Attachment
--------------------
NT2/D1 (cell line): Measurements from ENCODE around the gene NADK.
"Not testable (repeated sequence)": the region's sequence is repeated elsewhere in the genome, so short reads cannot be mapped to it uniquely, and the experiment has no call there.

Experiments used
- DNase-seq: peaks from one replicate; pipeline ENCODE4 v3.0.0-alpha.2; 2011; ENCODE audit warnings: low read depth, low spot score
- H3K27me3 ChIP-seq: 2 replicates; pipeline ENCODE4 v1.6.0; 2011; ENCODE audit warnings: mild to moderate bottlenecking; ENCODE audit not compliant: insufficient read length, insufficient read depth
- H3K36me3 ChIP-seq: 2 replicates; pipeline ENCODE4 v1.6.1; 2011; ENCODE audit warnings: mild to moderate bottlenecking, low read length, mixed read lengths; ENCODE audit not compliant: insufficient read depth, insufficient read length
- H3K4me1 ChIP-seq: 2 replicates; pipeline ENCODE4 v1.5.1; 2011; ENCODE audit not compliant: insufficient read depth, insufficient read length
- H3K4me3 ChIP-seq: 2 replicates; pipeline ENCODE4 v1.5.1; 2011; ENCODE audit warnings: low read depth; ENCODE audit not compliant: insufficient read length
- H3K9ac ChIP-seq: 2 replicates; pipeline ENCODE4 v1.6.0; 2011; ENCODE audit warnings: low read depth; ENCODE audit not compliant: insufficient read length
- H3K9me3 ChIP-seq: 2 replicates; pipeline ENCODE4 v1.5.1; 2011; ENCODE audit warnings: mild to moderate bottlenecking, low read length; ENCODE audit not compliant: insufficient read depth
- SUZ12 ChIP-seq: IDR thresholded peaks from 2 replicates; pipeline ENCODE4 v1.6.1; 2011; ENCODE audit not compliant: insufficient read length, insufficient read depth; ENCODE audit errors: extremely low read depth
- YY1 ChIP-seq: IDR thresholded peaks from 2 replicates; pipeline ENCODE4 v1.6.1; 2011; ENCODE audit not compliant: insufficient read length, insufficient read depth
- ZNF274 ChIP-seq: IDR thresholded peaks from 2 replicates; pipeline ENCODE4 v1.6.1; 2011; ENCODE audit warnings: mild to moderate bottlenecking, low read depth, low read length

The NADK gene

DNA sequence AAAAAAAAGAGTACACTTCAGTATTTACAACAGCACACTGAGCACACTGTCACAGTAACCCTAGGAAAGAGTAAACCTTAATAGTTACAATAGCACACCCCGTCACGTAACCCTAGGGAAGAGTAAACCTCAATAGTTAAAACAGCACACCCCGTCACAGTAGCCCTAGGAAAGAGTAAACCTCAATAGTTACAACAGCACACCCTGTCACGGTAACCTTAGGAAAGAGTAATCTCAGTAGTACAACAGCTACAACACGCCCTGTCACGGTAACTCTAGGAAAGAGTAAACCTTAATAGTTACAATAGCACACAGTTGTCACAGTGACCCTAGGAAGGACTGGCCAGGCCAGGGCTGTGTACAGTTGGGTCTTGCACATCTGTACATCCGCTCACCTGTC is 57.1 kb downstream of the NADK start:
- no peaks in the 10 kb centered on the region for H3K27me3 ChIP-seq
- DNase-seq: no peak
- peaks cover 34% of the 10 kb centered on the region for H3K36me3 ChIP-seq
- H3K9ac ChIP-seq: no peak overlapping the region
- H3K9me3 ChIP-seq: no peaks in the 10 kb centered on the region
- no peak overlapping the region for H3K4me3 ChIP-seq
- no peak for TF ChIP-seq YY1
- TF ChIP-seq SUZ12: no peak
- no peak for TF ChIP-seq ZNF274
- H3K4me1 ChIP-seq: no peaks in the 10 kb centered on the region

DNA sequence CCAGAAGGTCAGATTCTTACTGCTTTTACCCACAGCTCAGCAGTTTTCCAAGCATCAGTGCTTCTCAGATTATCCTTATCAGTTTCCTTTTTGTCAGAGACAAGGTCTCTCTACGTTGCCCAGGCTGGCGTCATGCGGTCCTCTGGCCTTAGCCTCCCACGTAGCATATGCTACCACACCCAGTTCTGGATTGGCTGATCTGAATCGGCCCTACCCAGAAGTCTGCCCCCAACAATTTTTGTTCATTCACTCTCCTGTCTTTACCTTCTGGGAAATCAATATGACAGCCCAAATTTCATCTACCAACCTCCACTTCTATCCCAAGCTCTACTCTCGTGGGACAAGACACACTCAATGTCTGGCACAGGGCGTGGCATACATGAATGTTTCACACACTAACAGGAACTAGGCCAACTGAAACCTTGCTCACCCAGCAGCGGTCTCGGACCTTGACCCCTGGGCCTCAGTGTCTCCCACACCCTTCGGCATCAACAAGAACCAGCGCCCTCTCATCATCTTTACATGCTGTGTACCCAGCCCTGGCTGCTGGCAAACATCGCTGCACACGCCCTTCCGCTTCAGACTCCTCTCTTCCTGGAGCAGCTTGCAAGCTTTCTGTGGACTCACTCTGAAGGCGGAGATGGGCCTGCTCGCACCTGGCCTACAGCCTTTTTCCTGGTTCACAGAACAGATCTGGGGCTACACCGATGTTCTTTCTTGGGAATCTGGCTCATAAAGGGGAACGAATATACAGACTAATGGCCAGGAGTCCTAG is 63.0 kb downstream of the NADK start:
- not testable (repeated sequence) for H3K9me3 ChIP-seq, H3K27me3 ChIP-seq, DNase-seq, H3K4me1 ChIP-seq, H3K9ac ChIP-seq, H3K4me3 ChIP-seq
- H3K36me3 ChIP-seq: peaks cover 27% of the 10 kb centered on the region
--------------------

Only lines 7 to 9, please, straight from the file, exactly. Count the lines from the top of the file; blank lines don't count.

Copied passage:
- H3K4me1 ChIP-seq: 2 replicates; pipeline ENCODE4 v1.5.1; 2011; ENCODE audit not compliant: insufficient read depth, insufficient read length
- H3K4me3 ChIP-seq: 2 replicates; pipeline ENCODE4 v1.5.1; 2011; ENCODE audit warnings: low read depth; ENCODE audit not compliant: insufficient read length
- H3K9ac ChIP-seq: 2 replicates; pipeline ENCODE4 v1.6.0; 2011; ENCODE audit warnings: low read depth; ENCODE audit not compliant: insufficient read length